European Union health officials are urging member nations to move quickly to slow the latest wave of COVID-19 infections to avoid a repeat of the broad lockdowns that paralysed the continent’s economy in the spring.
EU health commissioner Stella Kyriakides said the most recent risk assessment showed that some countries are reporting more cases now than they did during the earlier pandemic’s peak.
She said now “might be our last chance to prevent a repeat of last spring”.
More than three million cases have been reported in Europe since the beginning of the year, including 187,509 deaths, according to figures from the European Center for Disease Prevention and Control.
These maps and graphs show how the picture is changing across Europe.
This map shows that Montenegro has become a coronavirus hotspot within Europe, with 305.4 cases per 100,000 people in the week of 14-20 September.
Spain is next with 165.6 per 100,000, and then the Czech Republic with 122.6 cases.
When we look at this second map you can see that Montenegro has seen a 64% week-on-week increase from 7-13 September.
Iceland had the highest weekly increase, 654.2%, with a rise from 6.7 per 100,000 to 50.7 per 100,000.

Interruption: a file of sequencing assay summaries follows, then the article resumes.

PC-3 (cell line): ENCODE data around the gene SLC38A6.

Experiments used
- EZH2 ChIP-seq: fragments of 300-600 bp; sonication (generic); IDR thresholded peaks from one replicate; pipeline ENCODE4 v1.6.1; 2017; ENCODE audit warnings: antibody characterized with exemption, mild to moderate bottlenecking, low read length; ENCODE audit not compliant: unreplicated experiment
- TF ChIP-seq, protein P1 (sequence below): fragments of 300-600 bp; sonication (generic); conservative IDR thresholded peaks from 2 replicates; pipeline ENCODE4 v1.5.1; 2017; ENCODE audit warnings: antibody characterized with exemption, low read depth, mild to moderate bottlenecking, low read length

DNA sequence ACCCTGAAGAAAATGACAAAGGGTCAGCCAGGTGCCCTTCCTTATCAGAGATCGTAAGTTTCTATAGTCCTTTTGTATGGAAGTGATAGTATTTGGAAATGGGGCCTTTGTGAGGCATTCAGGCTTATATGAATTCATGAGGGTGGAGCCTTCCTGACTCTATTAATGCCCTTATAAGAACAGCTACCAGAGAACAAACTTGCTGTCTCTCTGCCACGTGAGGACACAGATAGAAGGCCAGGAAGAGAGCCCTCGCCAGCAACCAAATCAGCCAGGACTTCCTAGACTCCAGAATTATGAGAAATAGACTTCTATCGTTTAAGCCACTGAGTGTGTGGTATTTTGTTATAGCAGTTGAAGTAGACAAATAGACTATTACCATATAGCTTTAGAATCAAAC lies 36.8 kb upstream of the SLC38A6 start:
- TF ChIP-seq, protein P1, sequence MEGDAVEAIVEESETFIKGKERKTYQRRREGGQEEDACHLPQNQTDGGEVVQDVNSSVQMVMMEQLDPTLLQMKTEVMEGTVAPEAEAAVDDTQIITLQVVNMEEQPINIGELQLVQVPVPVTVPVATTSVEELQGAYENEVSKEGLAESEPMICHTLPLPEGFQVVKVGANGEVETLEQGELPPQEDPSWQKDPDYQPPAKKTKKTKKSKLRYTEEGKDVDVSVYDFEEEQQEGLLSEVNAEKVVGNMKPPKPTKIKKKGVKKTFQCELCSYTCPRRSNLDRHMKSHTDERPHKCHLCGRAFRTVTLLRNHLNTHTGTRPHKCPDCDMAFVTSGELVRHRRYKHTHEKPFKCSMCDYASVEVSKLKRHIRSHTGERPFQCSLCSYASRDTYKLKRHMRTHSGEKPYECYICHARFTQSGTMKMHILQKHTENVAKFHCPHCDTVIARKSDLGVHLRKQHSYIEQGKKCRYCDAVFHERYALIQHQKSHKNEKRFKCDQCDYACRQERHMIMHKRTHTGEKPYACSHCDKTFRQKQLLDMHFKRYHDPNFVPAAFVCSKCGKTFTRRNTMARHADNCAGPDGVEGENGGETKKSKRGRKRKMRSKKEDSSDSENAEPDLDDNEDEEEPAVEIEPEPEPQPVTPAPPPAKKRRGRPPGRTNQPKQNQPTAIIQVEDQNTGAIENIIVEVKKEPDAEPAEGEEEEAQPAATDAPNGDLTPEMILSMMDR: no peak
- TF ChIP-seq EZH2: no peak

Another island which saw a big rise was Cyprus which had a 335.3% increase from 1.9 per 100,000 to 8.4.
Spain is still seeing the most significant rise in infections after rates started rising steadily again from the start of July.
France is also on a similar trajectory and the UK is following the same pattern, though a few weeks behind.
Germany’s rate is still largely flat with a small rise since the beginning of September.
The UK has an infection rate of 38.6 cases per 100,000 people, while Ireland’s rate is just above that on 39.7.
When a country is above 20, the home nations of the UK consider imposing two-week quarantine restrictions on people travelling to the UK from there. Such countries currently include France and Spain.